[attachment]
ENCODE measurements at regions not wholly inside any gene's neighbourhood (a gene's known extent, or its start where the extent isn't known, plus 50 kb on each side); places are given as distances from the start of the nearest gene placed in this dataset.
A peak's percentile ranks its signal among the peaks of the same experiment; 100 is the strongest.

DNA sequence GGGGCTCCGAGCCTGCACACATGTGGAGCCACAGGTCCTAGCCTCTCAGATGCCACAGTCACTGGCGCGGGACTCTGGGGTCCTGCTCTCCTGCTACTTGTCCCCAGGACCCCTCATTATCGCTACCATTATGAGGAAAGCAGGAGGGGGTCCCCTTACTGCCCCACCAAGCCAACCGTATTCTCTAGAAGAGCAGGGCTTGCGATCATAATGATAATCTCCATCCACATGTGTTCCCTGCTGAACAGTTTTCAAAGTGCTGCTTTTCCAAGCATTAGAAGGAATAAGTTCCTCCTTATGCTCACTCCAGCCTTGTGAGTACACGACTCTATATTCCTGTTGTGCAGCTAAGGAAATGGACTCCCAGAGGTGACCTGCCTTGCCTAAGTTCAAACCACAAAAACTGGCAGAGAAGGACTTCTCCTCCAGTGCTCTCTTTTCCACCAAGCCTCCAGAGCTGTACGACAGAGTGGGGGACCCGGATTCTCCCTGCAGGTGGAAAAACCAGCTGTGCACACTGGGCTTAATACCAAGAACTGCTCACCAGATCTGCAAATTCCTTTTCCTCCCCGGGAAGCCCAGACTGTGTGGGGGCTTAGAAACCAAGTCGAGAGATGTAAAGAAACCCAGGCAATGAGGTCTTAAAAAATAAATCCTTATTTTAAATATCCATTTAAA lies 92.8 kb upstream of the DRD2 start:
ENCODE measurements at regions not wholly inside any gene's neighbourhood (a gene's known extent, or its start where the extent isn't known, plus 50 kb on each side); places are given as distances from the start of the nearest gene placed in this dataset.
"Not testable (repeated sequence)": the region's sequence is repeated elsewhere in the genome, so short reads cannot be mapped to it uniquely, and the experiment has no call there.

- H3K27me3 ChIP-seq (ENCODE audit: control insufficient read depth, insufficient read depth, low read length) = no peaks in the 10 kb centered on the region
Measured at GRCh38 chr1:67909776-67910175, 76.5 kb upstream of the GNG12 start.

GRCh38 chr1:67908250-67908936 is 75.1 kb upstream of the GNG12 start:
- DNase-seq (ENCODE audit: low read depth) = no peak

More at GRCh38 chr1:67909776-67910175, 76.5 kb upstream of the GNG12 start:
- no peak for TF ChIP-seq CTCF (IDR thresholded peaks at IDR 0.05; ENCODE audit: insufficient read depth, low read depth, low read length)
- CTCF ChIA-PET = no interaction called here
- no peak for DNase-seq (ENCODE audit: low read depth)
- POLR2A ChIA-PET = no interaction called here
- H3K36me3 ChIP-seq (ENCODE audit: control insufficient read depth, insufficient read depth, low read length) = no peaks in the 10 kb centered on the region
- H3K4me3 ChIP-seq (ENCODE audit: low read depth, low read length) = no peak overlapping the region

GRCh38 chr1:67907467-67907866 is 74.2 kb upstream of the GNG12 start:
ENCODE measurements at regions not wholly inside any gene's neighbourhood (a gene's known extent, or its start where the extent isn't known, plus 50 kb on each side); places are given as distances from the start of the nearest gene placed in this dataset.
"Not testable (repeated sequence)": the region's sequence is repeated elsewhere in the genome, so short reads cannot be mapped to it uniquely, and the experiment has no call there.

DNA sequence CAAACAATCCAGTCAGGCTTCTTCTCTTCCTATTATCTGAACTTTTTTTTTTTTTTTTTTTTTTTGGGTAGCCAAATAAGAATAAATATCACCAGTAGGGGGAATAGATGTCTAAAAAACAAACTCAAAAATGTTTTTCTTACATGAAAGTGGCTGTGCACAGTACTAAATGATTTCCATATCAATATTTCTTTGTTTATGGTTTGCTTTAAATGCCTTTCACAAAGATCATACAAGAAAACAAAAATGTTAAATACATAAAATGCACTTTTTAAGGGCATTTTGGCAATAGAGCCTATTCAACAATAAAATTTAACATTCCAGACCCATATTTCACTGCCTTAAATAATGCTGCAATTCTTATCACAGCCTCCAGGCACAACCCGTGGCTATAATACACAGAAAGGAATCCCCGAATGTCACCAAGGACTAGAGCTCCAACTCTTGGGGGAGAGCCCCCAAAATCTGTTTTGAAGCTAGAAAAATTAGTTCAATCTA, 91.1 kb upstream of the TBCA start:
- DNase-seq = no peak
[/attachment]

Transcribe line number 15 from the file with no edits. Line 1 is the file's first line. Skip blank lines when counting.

- H3K36me3 ChIP-seq (ENCODE audit: control insufficient read depth, insufficient read depth, low read length) = no peaks in the 10 kb centered on the region